Unhappy houseEveryone’s heard of home buyer’s remorse.  The same phenomena happens with sellers sometimes, too: seller’s remorse.  Incredible as it may seem to Silicon Valley home buyers, this can happen even in a strong seller’s market!  In fact, the remorse experienced seems to have little to do with the market conditions at that moment.

Seller’s remorse has everything to do with expectations.  Seller’s remorse comes from unrealistic expectations.  It also comes from agreeing to a list price which is less than what that seller will really accept when offers are presented. Sometimes it’s an “over the cubicle wall” event, when all’s fine until people not involved with the transaction undermine the seller’s confidence by saying “you sold for too little” or “you sold too fast” or other critical comments.

What happens when seller’s remorse makes an appearance?

  • The home seller may accept an offer and regret it later, either when still in escrow or after closing.
  • It may happen earlier, when one or more offers are presented. If there are multiple offers, at times the seller expected overbids and they don’t go as high as hoped.   The seller may want to reject all offers, even though they are above the listed price! Or they may counter the over list price offers higher still, possibly higher than reasonable market value.
  • Or it could happen at the very beginning of the process, before any offers are on the table, with an overall regret that they should have sold at some time in the past instead. With this approach, the seller may be miserable no matter how many offers there are or whether or not the price is good at that moment in time.
  • Once in awhile, seller’s remorse is delayed until long past close of escrow – perhaps a year or more later – when in retrospect it is clear that appreciation continued and had they waited, they’d have made more money on the sale of the property.  (Of course no one has a crystal ball and it is not possible to predict either the bottom or top of the market.  If it were, Realtors and real estate economists would only buy and sell houses, condominiums and townhomes at the perfect time.  Instead, we are all subject to the same murky indicators of ideal timing.)

Right now, we’re in a period of leveling off or calming down in many parts of Silicon Valley.  A few months ago, there were huge numbers of bids and wild overbids.  Now there are fewer offers and smaller overbids.  But the sellers today read the news reports from a few months ago…and they are set up for disappointment if they don’t get good info on what’s happening now, and more importantly, if they do not accept it.

It is critical to know that the real estate market in the San Jose area is changing constantly.  By the time something is reported in the news, it’s a month or two or three old.  If you want “real time” information, you have got to talk with people who are involved in listings, sales, offers, or those talking with them now – not later, when it hits the news.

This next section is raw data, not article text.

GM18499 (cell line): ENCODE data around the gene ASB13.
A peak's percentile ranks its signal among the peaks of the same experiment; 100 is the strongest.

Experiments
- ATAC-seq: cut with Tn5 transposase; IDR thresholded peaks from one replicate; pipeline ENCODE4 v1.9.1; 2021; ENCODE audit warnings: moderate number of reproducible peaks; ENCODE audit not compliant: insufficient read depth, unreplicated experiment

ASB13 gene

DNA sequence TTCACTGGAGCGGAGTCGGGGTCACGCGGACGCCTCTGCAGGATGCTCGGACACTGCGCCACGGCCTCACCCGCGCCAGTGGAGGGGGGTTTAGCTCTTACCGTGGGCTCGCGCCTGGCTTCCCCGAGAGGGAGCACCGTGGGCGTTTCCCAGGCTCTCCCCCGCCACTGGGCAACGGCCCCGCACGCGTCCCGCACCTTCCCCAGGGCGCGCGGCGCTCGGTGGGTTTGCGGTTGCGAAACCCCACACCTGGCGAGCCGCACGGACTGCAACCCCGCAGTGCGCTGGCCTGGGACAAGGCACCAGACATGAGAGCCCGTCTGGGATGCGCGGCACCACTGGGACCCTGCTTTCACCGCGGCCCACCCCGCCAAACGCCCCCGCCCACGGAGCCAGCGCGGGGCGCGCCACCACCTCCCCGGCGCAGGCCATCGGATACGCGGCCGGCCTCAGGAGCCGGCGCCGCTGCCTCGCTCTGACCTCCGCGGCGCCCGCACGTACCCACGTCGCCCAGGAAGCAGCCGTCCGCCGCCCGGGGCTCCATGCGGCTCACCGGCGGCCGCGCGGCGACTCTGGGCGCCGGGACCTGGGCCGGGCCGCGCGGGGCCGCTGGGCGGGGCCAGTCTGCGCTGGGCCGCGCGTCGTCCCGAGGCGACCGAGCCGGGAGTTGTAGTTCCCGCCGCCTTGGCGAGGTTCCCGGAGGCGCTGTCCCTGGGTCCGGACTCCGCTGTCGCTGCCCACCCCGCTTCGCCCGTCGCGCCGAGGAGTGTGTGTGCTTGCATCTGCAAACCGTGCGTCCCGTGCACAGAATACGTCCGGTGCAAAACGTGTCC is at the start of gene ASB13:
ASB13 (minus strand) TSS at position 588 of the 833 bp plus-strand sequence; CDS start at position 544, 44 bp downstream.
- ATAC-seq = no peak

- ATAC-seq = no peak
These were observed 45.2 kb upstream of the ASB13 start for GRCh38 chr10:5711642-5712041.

How to avoid a case of seller’s remorse?  The best thing you can do, as a seller, is to get and absorb the current market conditions so that your decision to sell your beloved home is done with eyes wide open.  Accept the reality of the market conditions today as they are, not as you wish they were. Work with a good real estate agent who can assist you with the realty statistics and to understand the implications on your particular property.

Approach pricing honestly and realistically.  The biggest marketing mistake that tends to be made is overpricing, the unrealistic price that is not going to happen. (Some Realtors will take a listing at any price, so do not think that just because it’s listed at a particular number that it is viable.)   Do not list your home only where you “wish” it would sell or you may well end up selling for less than what it should be worth as it goes from overpriced to overpriced and stale in a few weeks’ time.

And do not under-price your home as part of a scheme to get dozens of offers and sell at a geyser high price.  If you are too low, you could end up only with home buyers who can afford at that price.  Even if it gets bid up a little, it may not be to the price point you really want.  Grossly under-pricing is also inherently dishonest if you have no intention of accepting the list price.

Real estate professionals: seller’s remorse is a miserable experience for your clients, and you will find the experience to be contagious in terms of misery.  When home sellers feel that they’ve made a giant mistake, sometimes their listing agent looks to be at fault as someone who should have done something differently: suggested a higher list price, negotiated harder with the buyer’s agent, helped them chose a different time for marketing or any number of things.  One of the biggest challenges can be folks you neither see nor hear directly who spread doubt, confusion, or cynicism to your clients.  You cannot negotiate or educate these people since you are never in direct contact with them.   The best defense is to proactively give your clients good, strong data that will enable them to be educated.  That way, they are prepared to correct any misinformation that comes their way.  It may not always prevent seller’s remorse, but it will be an enormous help.